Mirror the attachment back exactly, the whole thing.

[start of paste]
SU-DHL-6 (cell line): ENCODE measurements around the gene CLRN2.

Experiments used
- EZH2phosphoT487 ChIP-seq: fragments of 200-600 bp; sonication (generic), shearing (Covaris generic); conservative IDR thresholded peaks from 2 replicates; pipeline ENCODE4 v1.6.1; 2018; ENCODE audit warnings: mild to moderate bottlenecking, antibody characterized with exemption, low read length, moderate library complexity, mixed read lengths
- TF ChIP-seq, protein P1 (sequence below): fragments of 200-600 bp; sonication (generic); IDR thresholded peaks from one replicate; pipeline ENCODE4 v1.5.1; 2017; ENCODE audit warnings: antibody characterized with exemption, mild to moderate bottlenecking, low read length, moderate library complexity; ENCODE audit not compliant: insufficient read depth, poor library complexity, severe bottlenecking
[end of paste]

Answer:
SU-DHL-6 (cell line): ENCODE measurements around the gene CLRN2.

Experiments used
- EZH2phosphoT487 ChIP-seq: fragments of 200-600 bp; sonication (generic), shearing (Covaris generic); conservative IDR thresholded peaks from 2 replicates; pipeline ENCODE4 v1.6.1; 2018; ENCODE audit warnings: mild to moderate bottlenecking, antibody characterized with exemption, low read length, moderate library complexity, mixed read lengths
- TF ChIP-seq, protein P1 (sequence below): fragments of 200-600 bp; sonication (generic); IDR thresholded peaks from one replicate; pipeline ENCODE4 v1.5.1; 2017; ENCODE audit warnings: antibody characterized with exemption, mild to moderate bottlenecking, low read length, moderate library complexity; ENCODE audit not compliant: insufficient read depth, poor library complexity, severe bottlenecking